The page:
Bad Breath is a Big Problem in Tonsillitis Patients

Brushing and flossing are two of the most common steps which are a part of almost every other person’s morning routine. Both of them are beneficial to oral health and also recommended by dentists. However, for many people, following any measures for better oral health does not get rid of their main problem – bad breath.

It is a common assumption that bad breath means that a person has bad oral hygiene. While poor dental health can be a reason for having bad breath, this is a misconception and it is not true.

According to research, having bad breath or what is medically known as halitosis can be a symptom of a number of other health conditions as well. Health issues, specifically those related to the stomach and liver be a cause of having bad breath.

For example, people with gastroesophageal reflux disease or what is known in common language as GERD is among the biggest reasons a big number of people develop halitosis.

Recently, health care professionals have also noted that there may be other contributing factors to bad breath including tonsil stones. Tonsilitis or having tonsil stones can cause a range of complications, including halitosis.

Tonsils are lymph nodes located at both sides of the end of the mouth. The primary function of these tissues is to protect the body from infections and get rid of extra, fleshy tissues.

In addition, they can also detect potential pathogens and help fight them by releasing white blood cells and antibodies. The issues in these lymph nodes occur primarily because of crypts or cervices which are present in the lining of mucosa or the mucous membrane also that lines the nose, mouth, and throat.

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The crypts in the tonsils are the main reason debris and food get stuck inside them which then paves the way for tonsil storms to form. Over time, the debris calcifies or hardens, thereby creating calcium deposits or stones.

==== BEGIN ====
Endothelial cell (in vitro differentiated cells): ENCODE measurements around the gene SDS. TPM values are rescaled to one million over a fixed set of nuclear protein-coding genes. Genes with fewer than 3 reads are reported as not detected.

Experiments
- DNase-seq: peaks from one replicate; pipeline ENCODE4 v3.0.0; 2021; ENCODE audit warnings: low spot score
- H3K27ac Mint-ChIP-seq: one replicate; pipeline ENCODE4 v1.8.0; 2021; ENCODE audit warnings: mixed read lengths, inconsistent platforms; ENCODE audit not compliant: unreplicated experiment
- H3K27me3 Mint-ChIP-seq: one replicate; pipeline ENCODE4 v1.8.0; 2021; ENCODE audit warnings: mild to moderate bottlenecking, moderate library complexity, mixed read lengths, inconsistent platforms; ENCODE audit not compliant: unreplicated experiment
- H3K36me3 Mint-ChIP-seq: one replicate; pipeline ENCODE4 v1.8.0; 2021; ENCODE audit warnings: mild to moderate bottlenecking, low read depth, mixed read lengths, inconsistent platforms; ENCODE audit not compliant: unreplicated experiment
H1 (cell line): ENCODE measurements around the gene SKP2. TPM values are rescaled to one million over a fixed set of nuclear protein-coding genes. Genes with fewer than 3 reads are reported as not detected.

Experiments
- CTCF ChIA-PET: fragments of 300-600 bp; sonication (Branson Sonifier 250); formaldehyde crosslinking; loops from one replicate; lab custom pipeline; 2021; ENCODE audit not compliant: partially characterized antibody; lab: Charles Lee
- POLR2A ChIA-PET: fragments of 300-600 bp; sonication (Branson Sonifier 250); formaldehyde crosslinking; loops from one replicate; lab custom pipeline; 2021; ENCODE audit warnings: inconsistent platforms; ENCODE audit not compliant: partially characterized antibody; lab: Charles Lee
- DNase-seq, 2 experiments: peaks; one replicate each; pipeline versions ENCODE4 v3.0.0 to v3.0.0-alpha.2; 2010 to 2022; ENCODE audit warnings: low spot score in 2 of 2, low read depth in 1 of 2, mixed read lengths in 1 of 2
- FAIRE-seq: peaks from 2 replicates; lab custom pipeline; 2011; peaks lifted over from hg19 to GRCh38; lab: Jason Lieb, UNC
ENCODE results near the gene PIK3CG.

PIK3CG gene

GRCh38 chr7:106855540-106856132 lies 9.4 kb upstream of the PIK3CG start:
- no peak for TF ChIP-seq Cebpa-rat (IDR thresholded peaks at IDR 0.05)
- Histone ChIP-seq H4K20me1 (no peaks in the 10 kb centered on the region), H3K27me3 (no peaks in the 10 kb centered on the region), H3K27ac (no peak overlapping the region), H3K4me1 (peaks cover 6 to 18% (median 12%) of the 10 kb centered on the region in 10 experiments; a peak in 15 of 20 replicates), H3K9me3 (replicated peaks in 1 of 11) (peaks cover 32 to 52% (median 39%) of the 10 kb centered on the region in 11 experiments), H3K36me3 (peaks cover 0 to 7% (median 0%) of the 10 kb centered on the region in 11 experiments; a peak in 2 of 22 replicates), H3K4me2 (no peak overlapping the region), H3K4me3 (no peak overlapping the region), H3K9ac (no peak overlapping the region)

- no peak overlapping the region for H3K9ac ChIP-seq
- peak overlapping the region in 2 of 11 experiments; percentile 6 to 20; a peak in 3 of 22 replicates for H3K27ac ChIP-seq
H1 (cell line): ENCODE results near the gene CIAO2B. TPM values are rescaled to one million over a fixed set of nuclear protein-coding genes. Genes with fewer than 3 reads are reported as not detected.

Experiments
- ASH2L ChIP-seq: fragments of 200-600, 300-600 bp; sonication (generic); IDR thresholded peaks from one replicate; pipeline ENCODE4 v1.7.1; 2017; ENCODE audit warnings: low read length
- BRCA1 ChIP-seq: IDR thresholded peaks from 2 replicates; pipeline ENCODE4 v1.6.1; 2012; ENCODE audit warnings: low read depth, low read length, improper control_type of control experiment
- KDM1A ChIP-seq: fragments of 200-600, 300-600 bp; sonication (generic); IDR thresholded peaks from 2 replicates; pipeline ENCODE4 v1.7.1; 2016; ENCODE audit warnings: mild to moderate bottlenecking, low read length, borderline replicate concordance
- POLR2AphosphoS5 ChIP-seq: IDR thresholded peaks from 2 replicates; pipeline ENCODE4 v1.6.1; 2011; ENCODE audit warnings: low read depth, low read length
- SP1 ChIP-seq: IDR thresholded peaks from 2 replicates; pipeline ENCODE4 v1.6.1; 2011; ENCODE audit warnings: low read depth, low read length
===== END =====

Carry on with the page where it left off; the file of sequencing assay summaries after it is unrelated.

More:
According to Kyra Osborne, who is head and neck specialist, many people may not have any symptoms of developing calcium deposits in their tonsils. In fact, if the stones are not causing any serious medical problem, it is best to leave them alone.

On the other hand, if the tonsil stones do start causing complications, a person may experience swelling, difficulty in swallowing, bad breath, visible white bump on tonsils, and irritation.

Usually, tonsil stones are not visible but some can become large enough to show up during an X-ray procedure. If the person with problematic tonsil stones does not get treatment, there is an increase in the risk of developing tonsilitis.

Tonsilitis is a condition in which bacteria and viruses infected the tonsils, which can result in headaches, fever, and even difficulty in speaking. In severe cases, a doctor may recommend surgery to get rid of tonsil stones.

Though the condition can affect people of all age groups, children over the age of eight are most commonly diagnosed with it. Secondly, people with more crypts in their tonsils are also at a higher risk of developing tonsil stones.

Persistent bad breath along with other aforementioned signs can hint at tonsil stones. Most doctors recommend following stricter oral hygenic pratcies to avoid stone formation. However, in case the calcium deposits continue to form, surgery may be the required.

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